“HELL’S MUSE” (Book Review)Book and Comic Reviews,Books/Art/Culture,News Trevor Parker
To avoid judging a book by its cover is accepted wisdom, but darn if the state of that cover unavoidably colors one’s perceptions. And Jack Wallen’s HELL’S MUSE (Autumnal Press) knocks on the reader’s door in a dishevelled tizzy, with bruises (editorial boo-boos like the phrase “his most perfect work” in the back cover blurb, or paragraphs of text accidentally printed twice in the author bio) and scars (blurry graphics and horrendous, confusing title typography). Take heart, because the old axiom proves correct; HELL’S MUSE is better than its shabby outer appearance would suggest.
Composed as tale-within-a-tale, MUSE finds Bob, an aspiring novelist, nose-deep in crafting what he’s certain will be his breakout hit. Bob’s story stars a scheming and bitter has-been horror writer named Bronson Coulter, a man visited by an emissary from the underworld and compelled to commit his black dreams to paper in order to please this lower power. Coulter’s resulting success parallels Bob’s rise to prominence in the real world, but as Coulter’s negotiations with his demon begins to cost lives, so too does Bob learn the Devil’s taxations can never be settled by mere money.
This story of a writer’s fictional bricklaying having a voodoo doll effect on actual events is nothing new –there are dozens of examples previous, but for MUSE think a brimstone amalgam of Stephen King’s “Word Processor of the Gods” with Carpenter’s IN THE MOUTH OF MADNESS, and maybe even a soupcon of BARTON FINK. What propels MUSE is the dynamic between Bob and Coulter, with Bob a sympathetic figure whose narration is peppered with likely autobiographical details from Wallen of navigating shifts in the current publishing industry, while fallen Coulter makes for a deliberately unlikeable “douche” whose lack of both moral fiber and audience appeal Bob wrestles to justify throughout his manuscript writing. Wallen’s playful sense of humor (loved Bob’s mash-up diary) helps to mediate some of the heavier stretches of violence and Sturm und Drang demonic dialogue, although Bob, Coulter, and Wallen by default share a fondness for painfully clunky sexual metaphors; try “the words poured from my system like porn star semen” on for size. Ugh.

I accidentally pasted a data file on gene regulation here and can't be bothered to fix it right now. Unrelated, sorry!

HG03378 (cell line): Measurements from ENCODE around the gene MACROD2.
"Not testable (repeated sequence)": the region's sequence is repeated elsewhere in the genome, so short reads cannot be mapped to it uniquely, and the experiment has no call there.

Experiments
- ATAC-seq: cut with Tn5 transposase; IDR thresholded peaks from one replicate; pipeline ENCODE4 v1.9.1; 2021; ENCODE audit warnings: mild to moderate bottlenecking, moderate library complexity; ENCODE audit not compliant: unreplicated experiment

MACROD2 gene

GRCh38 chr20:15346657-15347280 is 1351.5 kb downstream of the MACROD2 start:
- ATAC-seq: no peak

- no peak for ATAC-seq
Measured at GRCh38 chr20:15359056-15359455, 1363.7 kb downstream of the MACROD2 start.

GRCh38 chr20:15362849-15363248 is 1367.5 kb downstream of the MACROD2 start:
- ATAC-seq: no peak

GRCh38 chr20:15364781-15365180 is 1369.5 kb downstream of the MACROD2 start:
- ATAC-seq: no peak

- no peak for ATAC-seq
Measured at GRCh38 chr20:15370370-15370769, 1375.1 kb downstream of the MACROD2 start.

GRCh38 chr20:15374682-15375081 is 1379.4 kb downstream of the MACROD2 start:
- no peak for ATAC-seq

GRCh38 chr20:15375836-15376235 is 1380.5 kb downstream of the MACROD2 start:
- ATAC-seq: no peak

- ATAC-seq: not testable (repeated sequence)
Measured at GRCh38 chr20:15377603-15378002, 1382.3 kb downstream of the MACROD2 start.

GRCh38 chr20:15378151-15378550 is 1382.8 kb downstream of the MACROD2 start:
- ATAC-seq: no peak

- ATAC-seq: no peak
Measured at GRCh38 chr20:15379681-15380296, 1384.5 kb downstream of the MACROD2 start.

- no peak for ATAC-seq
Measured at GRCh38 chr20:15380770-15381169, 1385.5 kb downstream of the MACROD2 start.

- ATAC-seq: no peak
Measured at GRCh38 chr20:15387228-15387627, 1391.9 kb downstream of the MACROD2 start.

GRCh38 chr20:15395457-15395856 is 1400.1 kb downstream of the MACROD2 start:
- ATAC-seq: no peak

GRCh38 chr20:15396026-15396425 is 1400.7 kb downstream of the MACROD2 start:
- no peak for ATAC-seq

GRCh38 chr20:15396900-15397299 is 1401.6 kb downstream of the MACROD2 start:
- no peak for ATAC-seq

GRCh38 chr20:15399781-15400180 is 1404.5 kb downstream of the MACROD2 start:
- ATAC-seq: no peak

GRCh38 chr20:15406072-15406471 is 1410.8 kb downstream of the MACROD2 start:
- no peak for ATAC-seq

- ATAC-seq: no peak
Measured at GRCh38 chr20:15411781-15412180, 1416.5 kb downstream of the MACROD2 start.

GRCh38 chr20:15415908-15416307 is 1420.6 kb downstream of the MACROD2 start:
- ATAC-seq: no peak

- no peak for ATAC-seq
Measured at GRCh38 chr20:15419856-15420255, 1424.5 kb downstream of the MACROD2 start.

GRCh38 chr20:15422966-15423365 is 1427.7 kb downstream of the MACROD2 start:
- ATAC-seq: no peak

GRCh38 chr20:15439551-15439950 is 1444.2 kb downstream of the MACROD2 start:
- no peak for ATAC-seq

While MUSE is for the most part a serviceable Faustian retread, the best passages come in the form of Coulter’s fleetingly sketched narrative of Hell—wild descriptions of infernal politics and devilish denizens. It’s an unrestrained heavy metal lyric writ large, with alpha demon dog The Nameless crushing his terrified, squeaking minions like a diabolical Darth Vader. Here’s one hoping that Wallen’s own muse might one day propel him to expand Coulter’s universe into a grand, unhinged epic.